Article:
Tuesday, December 18, 2012
The Columbia Shorts Department, Part One
I'll admit it. I'm a sucker for comedies produced by the Columbia Shorts Department. Qualified to start a 12-step group for Men Who Love The Three Stooges Too Much? Yes.
Ted Okuda and Edward Watz' book The Columbia Comedy Shorts has done a super job of documenting the history, the back stories and content of every darn 2-reeler the authors could track down (and it's amazing just how many they did track down).
Still, even with Ted n' Ed's fine book, the comprehensive research found on The Shorts Department AND this listing from the Turner Classic Movies website, Mr. Blogmeister is tossing his best dilapidated, dog-eared Three Stooges fedora into the ring and presenting the following overview of Columbia's 25 years of classic comedy shorts - with, of course, the inevitable film clips to illustrate.
Columbia Pictures, Harry Cohn's "Little Poverty Row Studio That Could", did not produce their own comedy shorts in the early 1930's, but had been a very active distributor, especially in animation. At one point, the studio distributed both Walt Disney cartoons and the series from the animation studio Columbia Pictures organized under de facto producer - and husband of the prolific and pioneering silent era animation distributor Margaret Winkler - sales executive Charles Mintz.
At the Charles Mintz Studio, veteran animators Ben Harrison and Manny Gould had been cranking talkie Krazy Kat adventures out for Columbia release as early as 1929.
Ex-Fleischer Studio artists Dick Huemer, Sid Marcus and Art Davis headed a second production unit, which had been busy making the Toby The Pup cartoons for RKO, and launched the Scrappy series in 1931.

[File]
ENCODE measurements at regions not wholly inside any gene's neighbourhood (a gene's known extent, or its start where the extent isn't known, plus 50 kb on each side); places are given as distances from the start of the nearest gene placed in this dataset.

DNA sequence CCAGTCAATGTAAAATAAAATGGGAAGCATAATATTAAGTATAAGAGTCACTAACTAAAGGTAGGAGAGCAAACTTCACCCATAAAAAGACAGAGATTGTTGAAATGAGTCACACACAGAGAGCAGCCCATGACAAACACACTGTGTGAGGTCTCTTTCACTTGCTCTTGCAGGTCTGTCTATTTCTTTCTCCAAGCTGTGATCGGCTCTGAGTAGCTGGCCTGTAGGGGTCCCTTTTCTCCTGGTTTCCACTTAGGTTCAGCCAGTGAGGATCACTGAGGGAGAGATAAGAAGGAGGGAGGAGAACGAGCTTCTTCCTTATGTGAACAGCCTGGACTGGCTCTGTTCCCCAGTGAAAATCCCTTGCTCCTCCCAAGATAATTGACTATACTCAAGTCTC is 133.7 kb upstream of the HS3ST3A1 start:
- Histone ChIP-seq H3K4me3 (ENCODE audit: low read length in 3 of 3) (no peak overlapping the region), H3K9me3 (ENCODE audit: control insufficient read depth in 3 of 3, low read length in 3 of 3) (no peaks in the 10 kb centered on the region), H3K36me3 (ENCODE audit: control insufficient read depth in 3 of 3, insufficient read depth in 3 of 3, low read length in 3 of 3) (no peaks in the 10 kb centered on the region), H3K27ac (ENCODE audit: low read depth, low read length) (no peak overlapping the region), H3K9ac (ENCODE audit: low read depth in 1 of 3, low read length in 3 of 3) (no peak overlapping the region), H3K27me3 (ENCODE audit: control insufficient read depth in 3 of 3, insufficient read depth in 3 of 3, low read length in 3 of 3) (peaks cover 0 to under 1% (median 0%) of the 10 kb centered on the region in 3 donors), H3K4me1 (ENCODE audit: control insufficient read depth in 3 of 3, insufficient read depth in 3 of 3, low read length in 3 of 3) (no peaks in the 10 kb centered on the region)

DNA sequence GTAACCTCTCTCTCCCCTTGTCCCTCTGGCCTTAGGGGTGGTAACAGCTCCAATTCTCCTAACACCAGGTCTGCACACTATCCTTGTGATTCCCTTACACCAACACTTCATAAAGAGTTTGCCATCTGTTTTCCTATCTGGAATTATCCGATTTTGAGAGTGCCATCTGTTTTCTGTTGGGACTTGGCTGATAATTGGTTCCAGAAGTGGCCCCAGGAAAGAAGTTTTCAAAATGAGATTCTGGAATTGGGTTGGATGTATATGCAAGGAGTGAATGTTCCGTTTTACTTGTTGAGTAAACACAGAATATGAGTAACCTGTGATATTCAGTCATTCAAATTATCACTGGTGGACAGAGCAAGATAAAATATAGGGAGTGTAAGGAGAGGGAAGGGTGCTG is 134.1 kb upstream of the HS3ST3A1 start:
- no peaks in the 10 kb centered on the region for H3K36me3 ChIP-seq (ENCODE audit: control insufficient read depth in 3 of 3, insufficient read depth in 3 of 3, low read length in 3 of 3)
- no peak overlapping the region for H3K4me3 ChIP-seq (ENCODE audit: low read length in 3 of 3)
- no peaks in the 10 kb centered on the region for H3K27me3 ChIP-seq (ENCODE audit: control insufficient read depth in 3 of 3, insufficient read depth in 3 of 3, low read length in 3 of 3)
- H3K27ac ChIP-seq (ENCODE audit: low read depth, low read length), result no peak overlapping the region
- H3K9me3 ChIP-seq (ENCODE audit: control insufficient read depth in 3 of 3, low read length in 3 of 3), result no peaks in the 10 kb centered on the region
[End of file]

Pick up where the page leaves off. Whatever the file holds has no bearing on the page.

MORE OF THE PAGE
While Disney's Mickey Mouse and especially Silly Symphonies cartoons were groundbreaking, ambitious and beautifully animated, the Mintz Studio product proved more in the darker New York style of Fleischer, and could often be both imaginative and outré.
In 1934, the Mintz Studio began production on the Columbia Color Rhapsodies series, their entry into the "let's ape Disney's color Silly Symphonies" sweepstakes. While there are enjoyable and entertaining Columbia Color Rhapsodies, the move to "make 'em cute" and emulate the Disney approach had the effect of muting the studio's strengths - originality, surrealistic abandon and cartoony weirdness - while magnifying its weaknesses (frequently nonexistent storylines).
Having distributed some live-action shorts as well, most notably Larry Darmour Productions' low-budget Mickey McGuire comedies (starring Mickey Rooney), no doubt Columbia Pictures chieftain Harry Cohn was itching to compete with the big boys in the comedy short subject market. Cohn hired Jules White and Zion Myers to get the new comedy shorts department up and running in 1933.
The department's first films included the Musical Novelties series, and 2-reel comedies starring Ziegfeld Follies comic (and W.C. Fields cohort) Leon Errol, the bespectacled, ubiquitous character actor Walter Catlett, vaudeville star Lou Holtz and the team of Mack Sennett Studio comic Charlie Murray and George Sidney
The rubber-legged, double-jointed, boozed-up, ever-philandering Errol, most recently in the wonderfully titled Three Little Swigs, was concurrently starring in comedy shorts for Paramount, Vitaphone and Columbia.